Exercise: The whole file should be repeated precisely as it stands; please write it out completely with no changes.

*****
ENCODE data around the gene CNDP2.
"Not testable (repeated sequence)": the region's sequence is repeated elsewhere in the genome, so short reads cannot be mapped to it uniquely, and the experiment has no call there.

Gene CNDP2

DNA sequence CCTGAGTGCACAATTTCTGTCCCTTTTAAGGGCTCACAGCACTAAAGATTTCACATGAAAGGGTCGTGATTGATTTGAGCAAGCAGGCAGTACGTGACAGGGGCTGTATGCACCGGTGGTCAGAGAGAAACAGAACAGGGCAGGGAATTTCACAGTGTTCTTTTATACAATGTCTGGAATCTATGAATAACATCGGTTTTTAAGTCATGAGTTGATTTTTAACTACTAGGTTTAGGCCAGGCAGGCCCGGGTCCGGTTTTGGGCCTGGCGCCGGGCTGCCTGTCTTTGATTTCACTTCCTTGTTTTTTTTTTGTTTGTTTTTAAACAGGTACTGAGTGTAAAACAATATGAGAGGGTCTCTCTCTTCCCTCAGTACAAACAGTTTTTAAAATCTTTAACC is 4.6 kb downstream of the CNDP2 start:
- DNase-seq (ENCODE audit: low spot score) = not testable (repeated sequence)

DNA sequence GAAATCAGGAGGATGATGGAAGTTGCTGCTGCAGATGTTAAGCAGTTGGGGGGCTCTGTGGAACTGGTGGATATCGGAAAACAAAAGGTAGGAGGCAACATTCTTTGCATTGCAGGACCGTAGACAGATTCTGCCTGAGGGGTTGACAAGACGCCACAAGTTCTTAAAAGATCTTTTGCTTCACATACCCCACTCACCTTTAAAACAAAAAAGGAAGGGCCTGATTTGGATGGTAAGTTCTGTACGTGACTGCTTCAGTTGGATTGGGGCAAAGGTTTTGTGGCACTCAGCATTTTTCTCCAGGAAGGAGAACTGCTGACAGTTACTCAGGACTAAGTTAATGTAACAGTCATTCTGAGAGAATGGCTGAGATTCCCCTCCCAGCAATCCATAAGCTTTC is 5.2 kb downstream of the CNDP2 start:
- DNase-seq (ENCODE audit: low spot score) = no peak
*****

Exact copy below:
ENCODE data around the gene CNDP2.
"Not testable (repeated sequence)": the region's sequence is repeated elsewhere in the genome, so short reads cannot be mapped to it uniquely, and the experiment has no call there.

Gene CNDP2

DNA sequence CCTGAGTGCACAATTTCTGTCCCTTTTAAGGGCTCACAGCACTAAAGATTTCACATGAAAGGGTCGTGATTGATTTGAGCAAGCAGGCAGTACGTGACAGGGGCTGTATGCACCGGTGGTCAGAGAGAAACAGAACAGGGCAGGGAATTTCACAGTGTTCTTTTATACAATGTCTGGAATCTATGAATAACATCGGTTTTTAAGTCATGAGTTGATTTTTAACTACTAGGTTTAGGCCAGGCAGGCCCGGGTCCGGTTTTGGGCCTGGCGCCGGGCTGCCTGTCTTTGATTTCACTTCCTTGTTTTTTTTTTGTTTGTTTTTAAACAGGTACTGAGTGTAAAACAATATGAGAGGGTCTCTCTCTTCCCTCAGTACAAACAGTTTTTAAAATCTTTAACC is 4.6 kb downstream of the CNDP2 start:
- DNase-seq (ENCODE audit: low spot score) = not testable (repeated sequence)

DNA sequence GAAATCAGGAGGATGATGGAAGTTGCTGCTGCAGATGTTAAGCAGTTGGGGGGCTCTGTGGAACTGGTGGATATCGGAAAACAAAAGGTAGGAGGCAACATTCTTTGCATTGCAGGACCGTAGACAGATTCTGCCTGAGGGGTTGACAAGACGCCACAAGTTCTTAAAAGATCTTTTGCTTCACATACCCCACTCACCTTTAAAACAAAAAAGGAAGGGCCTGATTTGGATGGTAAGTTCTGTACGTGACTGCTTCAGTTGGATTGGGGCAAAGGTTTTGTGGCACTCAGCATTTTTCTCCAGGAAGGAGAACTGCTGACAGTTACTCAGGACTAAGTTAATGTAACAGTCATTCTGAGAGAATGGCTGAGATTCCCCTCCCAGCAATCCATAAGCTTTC is 5.2 kb downstream of the CNDP2 start:
- DNase-seq (ENCODE audit: low spot score) = no peak